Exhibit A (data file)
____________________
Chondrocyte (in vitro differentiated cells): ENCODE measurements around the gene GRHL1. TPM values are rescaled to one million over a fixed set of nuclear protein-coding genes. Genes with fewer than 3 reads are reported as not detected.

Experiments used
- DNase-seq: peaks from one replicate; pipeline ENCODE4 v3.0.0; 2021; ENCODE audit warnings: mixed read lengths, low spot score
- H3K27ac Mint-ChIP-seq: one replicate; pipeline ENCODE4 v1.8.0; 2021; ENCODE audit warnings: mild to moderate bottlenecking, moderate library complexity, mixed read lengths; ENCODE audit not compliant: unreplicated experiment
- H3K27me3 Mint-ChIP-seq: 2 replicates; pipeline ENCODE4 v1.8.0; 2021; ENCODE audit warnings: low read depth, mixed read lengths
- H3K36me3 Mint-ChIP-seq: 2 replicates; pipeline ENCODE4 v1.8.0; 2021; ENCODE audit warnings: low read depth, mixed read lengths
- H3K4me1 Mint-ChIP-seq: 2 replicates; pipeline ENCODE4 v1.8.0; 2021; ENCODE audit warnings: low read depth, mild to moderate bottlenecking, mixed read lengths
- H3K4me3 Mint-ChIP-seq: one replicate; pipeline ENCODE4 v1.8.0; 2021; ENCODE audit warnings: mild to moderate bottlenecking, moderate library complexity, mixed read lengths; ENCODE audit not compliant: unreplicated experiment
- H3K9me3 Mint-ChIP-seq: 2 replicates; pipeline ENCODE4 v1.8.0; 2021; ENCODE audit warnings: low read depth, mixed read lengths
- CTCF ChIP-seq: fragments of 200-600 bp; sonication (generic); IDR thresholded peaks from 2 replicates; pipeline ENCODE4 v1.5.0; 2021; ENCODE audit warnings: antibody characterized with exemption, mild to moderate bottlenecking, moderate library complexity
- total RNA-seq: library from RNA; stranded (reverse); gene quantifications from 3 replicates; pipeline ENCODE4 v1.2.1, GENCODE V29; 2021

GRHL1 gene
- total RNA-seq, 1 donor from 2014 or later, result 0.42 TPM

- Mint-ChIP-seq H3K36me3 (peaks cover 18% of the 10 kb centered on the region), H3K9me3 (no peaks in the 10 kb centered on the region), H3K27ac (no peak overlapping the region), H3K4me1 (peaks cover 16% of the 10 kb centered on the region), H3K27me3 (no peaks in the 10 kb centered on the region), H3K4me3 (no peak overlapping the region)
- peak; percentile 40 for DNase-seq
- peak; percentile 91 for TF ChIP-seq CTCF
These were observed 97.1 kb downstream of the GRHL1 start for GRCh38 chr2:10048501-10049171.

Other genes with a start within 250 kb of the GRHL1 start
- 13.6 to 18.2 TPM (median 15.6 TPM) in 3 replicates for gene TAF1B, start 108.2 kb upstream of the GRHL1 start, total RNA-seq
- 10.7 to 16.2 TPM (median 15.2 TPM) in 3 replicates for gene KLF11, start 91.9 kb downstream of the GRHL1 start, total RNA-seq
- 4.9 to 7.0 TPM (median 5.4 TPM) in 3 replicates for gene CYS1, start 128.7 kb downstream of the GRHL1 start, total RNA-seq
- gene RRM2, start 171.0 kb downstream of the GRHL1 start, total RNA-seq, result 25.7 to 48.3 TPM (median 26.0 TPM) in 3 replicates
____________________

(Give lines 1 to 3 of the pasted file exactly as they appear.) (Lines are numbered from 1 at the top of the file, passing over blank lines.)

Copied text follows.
Chondrocyte (in vitro differentiated cells): ENCODE measurements around the gene GRHL1. TPM values are rescaled to one million over a fixed set of nuclear protein-coding genes. Genes with fewer than 3 reads are reported as not detected.

Experiments used
- DNase-seq: peaks from one replicate; pipeline ENCODE4 v3.0.0; 2021; ENCODE audit warnings: mixed read lengths, low spot score